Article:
The State Forests will subsidize National Parks

The State Forests will once again support financially National Parks. This year, the SF will allocate for this purpose over PLN 70 million. The interest in subsidy is high since and the total amount of money being requested is almost twice as big as the allocation, which indicates how these funds are needed.
07.04.2017

The State Forests will once again support financially National Parks. This year, the SF will allocate for this purpose over PLN 70 million. The interest in subsidy is high since and the total amount of money being requested is almost twice as big as the allocation, which indicates how these funds are needed.

All 23 National Parks in Poland have applied for funding. The receipt of applications lasted until the end of March. The total amount requested by all National Parks equals over PLN 137 million. The financial mechanism of the SF’s financial support for National Parks has been functioning for a few years and is still very popular. National Parks, thanks to this support may perform many additional nature protective treatments, conduct scientific research and invest in infrastructure used by tourists.

It was possible to start many interesting projects in 2016. One of them regards rare birds and zonal mammals (i.e. protected within marked zones, for example propagation zone)  in the Roztocze National Park. The project involved assessing the count and distribution of breeding and reproductive population patterns of selected species under protection, including: the black stork, the lesser spotted eagle, the Eurasian pygmy owl, wolf and lynx in the RNP.

The lynx was recorded by a spy camera installed thanks to The State Forests’ financial support and all-terrain knowledge of the RNP employees. Spy cameras were located in places frequently visited by this mammal. Because lynx is very hard to spot, it remains a very mysterious predator.   

‘It is extremely hard to track the lynx down during summer. Winter made it easier for us. Locating places frequently visited by lynx was much easier thanks to the tracks left on the snow’ explains Przemysław Stachyra from the RNP. ‘The spy cameras used so far allowed us to confirm the presence of individuals in a given location. Now, thanks to the high quality recordings, we can recognize a particular object and on that basis asses the size of its population and location preferences.’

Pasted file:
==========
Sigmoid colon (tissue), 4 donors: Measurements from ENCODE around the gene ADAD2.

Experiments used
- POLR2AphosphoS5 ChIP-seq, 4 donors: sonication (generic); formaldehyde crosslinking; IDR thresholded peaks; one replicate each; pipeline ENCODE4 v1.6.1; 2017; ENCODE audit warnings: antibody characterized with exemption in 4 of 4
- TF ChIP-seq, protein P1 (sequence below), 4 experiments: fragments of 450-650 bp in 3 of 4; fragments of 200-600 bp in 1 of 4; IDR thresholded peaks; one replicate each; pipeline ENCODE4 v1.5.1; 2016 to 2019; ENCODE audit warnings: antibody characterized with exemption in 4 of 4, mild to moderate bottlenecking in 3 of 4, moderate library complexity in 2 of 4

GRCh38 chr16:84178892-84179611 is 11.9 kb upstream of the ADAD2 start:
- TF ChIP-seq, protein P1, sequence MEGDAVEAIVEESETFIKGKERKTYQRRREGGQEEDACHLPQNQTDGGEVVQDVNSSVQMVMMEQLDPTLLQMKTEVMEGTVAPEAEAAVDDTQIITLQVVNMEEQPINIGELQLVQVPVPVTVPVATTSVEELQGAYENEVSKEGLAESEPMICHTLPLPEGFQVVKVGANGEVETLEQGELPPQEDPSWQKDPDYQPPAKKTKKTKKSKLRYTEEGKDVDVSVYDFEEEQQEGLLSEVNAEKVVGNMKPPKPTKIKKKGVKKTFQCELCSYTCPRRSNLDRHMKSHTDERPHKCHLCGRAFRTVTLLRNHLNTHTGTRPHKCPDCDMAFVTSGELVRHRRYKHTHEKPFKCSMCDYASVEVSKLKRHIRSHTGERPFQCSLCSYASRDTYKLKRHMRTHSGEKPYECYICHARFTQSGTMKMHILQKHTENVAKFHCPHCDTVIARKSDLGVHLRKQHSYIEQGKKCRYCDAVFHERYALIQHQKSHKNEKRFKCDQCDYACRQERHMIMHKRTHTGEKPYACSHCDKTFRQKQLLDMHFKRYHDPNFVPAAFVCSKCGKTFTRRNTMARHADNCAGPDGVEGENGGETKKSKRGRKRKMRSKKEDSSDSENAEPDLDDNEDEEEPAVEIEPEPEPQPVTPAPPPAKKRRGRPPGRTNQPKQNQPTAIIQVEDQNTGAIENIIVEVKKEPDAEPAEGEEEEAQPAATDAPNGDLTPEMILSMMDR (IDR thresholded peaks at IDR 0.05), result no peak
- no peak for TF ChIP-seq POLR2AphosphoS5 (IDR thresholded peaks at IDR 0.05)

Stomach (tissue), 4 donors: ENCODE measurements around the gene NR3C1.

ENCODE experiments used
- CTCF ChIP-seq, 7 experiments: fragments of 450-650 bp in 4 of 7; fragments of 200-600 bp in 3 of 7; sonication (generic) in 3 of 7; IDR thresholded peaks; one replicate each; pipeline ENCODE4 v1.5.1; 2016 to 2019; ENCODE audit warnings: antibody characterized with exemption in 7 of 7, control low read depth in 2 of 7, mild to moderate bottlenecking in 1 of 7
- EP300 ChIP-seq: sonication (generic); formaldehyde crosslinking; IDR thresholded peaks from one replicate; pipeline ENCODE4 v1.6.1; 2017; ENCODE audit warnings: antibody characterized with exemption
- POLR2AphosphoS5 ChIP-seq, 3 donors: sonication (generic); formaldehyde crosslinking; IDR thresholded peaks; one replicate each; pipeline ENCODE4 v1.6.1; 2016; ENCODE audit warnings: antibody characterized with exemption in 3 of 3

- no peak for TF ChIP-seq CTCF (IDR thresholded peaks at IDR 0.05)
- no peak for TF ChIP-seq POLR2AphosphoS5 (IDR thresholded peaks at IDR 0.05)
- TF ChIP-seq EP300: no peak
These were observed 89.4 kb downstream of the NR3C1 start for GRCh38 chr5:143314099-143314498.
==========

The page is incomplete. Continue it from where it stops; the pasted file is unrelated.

The lynx doesn’t have a natural enemy, therefore it’s at the top of the food chain. It prefers old growth forests with windfalls and wetlands, however, it may be also found in open habitats, such as abandoned fields and glades. About 2-3 objects were detected within the area of RNP and its neighbourhood.

The basic mission of National Parksis to protect the environment. The cooperation with the SF enables them to finance such activities which provide comprehensive knowledge about behaviour and habitat preferences of various species. Broadening and acquiring knowledge allows for more effective protection.

‘There are many interesting projects ahead’ says the Director of the Coordination Centre for Environmental Projects Magdalena Bukowska, who is responsible for the cooperation with National Parks on behalf of the CCEP. ‘After initial analysis of the results, it is evident that many applications regard innovative  and very necessary initiatives. Only best prepared and highest rated applications will be accepted for implementation’.